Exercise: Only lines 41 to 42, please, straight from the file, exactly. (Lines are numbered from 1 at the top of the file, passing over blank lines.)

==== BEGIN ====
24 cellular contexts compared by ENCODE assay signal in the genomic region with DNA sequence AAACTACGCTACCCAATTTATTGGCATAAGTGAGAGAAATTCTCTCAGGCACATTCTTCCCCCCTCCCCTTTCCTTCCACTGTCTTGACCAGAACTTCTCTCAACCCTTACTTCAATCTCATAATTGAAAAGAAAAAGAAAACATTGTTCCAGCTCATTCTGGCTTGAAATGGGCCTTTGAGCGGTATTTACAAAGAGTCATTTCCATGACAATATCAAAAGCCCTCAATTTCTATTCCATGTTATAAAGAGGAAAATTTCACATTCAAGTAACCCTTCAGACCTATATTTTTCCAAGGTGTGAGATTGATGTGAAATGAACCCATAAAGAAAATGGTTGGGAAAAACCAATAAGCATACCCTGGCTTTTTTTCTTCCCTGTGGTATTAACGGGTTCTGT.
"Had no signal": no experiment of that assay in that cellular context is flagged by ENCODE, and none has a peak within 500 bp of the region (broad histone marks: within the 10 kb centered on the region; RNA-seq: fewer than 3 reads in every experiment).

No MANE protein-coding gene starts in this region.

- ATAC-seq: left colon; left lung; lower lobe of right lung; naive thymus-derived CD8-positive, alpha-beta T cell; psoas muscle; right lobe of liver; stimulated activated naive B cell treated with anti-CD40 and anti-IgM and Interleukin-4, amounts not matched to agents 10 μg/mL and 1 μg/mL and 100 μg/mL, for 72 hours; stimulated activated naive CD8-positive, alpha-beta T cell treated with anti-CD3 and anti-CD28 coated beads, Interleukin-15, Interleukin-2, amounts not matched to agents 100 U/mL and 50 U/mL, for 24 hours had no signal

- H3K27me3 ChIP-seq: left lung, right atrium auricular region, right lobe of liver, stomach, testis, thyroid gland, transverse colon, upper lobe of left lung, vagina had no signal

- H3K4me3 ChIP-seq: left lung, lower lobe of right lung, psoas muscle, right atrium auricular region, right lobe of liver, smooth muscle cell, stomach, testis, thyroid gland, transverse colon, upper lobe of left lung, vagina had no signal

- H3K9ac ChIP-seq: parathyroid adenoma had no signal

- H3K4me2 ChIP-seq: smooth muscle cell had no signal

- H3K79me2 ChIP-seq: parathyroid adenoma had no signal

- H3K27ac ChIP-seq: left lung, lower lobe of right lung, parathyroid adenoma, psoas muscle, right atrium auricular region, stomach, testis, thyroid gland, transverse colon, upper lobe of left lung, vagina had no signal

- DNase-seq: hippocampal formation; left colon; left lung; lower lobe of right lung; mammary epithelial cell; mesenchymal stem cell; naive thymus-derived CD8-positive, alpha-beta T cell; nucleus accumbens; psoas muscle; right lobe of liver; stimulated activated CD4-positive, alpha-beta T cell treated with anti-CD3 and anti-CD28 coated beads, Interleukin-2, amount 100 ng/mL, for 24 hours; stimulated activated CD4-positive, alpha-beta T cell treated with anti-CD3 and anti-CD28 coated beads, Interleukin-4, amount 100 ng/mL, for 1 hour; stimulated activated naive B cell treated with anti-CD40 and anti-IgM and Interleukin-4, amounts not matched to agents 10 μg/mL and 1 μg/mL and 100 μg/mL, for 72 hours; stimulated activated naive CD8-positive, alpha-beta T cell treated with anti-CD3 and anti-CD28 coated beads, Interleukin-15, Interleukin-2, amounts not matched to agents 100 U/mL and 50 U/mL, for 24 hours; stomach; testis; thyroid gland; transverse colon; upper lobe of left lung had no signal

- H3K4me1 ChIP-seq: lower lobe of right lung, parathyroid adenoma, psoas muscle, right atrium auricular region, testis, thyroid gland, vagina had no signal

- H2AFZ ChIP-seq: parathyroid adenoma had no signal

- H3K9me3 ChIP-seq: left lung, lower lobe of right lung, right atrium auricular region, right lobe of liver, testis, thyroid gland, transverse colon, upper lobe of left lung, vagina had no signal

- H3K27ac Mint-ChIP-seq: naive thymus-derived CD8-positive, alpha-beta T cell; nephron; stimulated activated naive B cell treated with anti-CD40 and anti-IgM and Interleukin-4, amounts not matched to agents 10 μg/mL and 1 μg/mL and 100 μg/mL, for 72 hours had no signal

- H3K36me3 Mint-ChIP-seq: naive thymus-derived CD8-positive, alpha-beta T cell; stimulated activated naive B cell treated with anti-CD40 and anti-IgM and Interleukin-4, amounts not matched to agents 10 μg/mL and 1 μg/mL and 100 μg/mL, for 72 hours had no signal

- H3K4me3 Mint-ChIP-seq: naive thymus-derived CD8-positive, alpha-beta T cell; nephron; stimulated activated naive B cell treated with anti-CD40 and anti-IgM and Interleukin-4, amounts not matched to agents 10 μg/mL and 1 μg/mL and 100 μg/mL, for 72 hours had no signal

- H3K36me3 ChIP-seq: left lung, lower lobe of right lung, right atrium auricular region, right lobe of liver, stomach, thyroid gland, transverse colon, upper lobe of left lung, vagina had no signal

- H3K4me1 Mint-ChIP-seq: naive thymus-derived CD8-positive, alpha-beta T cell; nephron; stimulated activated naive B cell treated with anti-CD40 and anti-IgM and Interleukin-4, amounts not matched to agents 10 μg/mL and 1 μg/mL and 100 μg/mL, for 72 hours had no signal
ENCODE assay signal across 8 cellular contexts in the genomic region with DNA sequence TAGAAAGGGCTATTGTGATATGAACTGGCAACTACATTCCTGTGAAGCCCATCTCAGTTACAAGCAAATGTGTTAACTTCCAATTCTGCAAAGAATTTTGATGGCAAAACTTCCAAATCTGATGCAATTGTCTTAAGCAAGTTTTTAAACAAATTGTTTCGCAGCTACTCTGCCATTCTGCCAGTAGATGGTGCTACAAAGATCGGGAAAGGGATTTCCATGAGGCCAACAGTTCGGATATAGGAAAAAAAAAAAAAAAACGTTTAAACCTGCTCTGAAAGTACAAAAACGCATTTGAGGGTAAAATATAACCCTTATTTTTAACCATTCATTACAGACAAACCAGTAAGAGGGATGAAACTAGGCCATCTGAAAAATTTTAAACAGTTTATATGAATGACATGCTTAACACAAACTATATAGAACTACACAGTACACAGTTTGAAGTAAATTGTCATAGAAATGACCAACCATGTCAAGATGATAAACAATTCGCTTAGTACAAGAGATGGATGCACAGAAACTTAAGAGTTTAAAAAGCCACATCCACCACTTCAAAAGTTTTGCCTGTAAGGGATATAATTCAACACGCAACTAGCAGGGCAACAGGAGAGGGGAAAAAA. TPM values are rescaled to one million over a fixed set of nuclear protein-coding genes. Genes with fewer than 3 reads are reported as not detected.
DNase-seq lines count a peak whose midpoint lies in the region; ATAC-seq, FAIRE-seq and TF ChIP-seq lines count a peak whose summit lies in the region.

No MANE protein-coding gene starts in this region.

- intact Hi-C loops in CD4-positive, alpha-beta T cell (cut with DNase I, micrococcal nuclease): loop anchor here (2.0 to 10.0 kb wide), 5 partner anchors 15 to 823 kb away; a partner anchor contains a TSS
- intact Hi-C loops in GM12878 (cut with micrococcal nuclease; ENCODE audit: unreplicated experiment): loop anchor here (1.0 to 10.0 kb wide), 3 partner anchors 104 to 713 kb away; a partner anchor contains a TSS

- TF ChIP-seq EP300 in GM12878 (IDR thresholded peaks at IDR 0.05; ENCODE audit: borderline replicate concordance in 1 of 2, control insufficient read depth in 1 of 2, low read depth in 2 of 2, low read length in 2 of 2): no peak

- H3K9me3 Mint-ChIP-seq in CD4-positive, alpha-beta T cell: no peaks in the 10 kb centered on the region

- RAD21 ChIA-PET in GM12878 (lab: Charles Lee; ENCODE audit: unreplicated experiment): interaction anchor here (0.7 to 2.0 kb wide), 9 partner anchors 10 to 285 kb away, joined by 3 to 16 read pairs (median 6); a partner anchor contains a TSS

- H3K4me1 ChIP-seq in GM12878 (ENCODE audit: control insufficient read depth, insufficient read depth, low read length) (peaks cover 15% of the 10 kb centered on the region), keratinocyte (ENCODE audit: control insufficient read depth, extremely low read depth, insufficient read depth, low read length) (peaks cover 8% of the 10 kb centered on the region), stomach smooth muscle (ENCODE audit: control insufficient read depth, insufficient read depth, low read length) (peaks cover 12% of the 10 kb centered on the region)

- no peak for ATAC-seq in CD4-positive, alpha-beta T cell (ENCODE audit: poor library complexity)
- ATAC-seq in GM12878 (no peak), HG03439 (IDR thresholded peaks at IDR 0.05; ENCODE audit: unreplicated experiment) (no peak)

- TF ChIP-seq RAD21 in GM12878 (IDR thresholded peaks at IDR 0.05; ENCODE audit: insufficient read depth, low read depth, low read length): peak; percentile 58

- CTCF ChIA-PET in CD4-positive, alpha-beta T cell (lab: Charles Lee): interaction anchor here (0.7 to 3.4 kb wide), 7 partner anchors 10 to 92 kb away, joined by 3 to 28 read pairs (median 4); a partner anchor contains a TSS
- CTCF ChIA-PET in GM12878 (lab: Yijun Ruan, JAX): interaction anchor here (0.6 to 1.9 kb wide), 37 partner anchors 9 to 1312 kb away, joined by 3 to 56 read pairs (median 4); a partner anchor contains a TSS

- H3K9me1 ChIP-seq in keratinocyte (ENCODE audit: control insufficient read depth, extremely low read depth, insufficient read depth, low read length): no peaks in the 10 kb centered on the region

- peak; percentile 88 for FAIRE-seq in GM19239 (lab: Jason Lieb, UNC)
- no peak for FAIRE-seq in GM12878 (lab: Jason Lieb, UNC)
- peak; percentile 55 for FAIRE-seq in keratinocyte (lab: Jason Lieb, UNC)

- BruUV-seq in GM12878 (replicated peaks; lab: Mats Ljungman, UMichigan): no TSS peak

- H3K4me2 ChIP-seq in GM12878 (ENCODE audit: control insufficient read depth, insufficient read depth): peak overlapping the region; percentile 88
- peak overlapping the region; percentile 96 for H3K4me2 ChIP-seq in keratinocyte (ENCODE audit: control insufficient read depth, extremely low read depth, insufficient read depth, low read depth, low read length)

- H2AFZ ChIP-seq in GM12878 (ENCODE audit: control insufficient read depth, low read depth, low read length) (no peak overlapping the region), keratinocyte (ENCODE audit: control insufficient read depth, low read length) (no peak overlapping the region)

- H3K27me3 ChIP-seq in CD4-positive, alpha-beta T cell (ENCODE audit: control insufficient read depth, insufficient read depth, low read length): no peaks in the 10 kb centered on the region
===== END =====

- H2AFZ ChIP-seq in GM12878 (ENCODE audit: control insufficient read depth, low read depth, low read length) (no peak overlapping the region), keratinocyte (ENCODE audit: control insufficient read depth, low read length) (no peak overlapping the region)

- H3K27me3 ChIP-seq in CD4-positive, alpha-beta T cell (ENCODE audit: control insufficient read depth, insufficient read depth, low read length): no peaks in the 10 kb centered on the region